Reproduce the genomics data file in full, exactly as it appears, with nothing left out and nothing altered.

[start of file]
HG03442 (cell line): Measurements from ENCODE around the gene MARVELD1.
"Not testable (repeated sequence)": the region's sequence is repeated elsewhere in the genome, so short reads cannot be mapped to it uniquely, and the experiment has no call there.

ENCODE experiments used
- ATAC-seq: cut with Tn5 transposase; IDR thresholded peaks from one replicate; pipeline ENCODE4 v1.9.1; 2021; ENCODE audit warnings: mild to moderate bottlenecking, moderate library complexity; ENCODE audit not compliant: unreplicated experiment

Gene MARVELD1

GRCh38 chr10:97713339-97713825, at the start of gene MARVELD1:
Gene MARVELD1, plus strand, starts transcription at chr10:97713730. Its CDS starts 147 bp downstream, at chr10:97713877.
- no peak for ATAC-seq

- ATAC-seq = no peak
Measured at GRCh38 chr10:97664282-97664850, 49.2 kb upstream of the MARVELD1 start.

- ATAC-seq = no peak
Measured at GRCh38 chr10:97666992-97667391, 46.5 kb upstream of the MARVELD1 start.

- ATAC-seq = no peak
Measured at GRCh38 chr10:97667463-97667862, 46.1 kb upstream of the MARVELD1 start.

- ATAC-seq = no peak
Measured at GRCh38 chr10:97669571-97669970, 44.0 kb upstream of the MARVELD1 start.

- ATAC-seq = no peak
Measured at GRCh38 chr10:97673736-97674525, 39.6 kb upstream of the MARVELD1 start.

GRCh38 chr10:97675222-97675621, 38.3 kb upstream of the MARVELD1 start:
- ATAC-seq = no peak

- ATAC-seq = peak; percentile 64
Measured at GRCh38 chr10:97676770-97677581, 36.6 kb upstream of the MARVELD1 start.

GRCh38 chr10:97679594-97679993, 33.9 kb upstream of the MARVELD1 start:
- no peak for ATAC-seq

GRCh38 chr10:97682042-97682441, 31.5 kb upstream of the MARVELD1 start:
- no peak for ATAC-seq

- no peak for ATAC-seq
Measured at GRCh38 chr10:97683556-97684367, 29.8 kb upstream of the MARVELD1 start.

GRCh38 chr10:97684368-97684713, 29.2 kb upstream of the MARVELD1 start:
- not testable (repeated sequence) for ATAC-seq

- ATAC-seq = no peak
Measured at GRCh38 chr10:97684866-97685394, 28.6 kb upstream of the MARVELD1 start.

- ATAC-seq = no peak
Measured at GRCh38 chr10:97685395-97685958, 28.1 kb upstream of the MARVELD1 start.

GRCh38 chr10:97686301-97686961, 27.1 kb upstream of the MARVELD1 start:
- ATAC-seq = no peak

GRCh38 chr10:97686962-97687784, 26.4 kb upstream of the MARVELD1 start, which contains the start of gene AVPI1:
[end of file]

HG03442 (cell line): Measurements from ENCODE around the gene MARVELD1.
"Not testable (repeated sequence)": the region's sequence is repeated elsewhere in the genome, so short reads cannot be mapped to it uniquely, and the experiment has no call there.

ENCODE experiments used
- ATAC-seq: cut with Tn5 transposase; IDR thresholded peaks from one replicate; pipeline ENCODE4 v1.9.1; 2021; ENCODE audit warnings: mild to moderate bottlenecking, moderate library complexity; ENCODE audit not compliant: unreplicated experiment

Gene MARVELD1

GRCh38 chr10:97713339-97713825, at the start of gene MARVELD1:
Gene MARVELD1, plus strand, starts transcription at chr10:97713730. Its CDS starts 147 bp downstream, at chr10:97713877.
- no peak for ATAC-seq

- ATAC-seq = no peak
Measured at GRCh38 chr10:97664282-97664850, 49.2 kb upstream of the MARVELD1 start.

- ATAC-seq = no peak
Measured at GRCh38 chr10:97666992-97667391, 46.5 kb upstream of the MARVELD1 start.

- ATAC-seq = no peak
Measured at GRCh38 chr10:97667463-97667862, 46.1 kb upstream of the MARVELD1 start.

- ATAC-seq = no peak
Measured at GRCh38 chr10:97669571-97669970, 44.0 kb upstream of the MARVELD1 start.

- ATAC-seq = no peak
Measured at GRCh38 chr10:97673736-97674525, 39.6 kb upstream of the MARVELD1 start.

GRCh38 chr10:97675222-97675621, 38.3 kb upstream of the MARVELD1 start:
- ATAC-seq = no peak

- ATAC-seq = peak; percentile 64
Measured at GRCh38 chr10:97676770-97677581, 36.6 kb upstream of the MARVELD1 start.

GRCh38 chr10:97679594-97679993, 33.9 kb upstream of the MARVELD1 start:
- no peak for ATAC-seq

GRCh38 chr10:97682042-97682441, 31.5 kb upstream of the MARVELD1 start:
- no peak for ATAC-seq

- no peak for ATAC-seq
Measured at GRCh38 chr10:97683556-97684367, 29.8 kb upstream of the MARVELD1 start.

GRCh38 chr10:97684368-97684713, 29.2 kb upstream of the MARVELD1 start:
- not testable (repeated sequence) for ATAC-seq

- ATAC-seq = no peak
Measured at GRCh38 chr10:97684866-97685394, 28.6 kb upstream of the MARVELD1 start.

- ATAC-seq = no peak
Measured at GRCh38 chr10:97685395-97685958, 28.1 kb upstream of the MARVELD1 start.

GRCh38 chr10:97686301-97686961, 27.1 kb upstream of the MARVELD1 start:
- ATAC-seq = no peak

GRCh38 chr10:97686962-97687784, 26.4 kb upstream of the MARVELD1 start, which contains the start of gene AVPI1: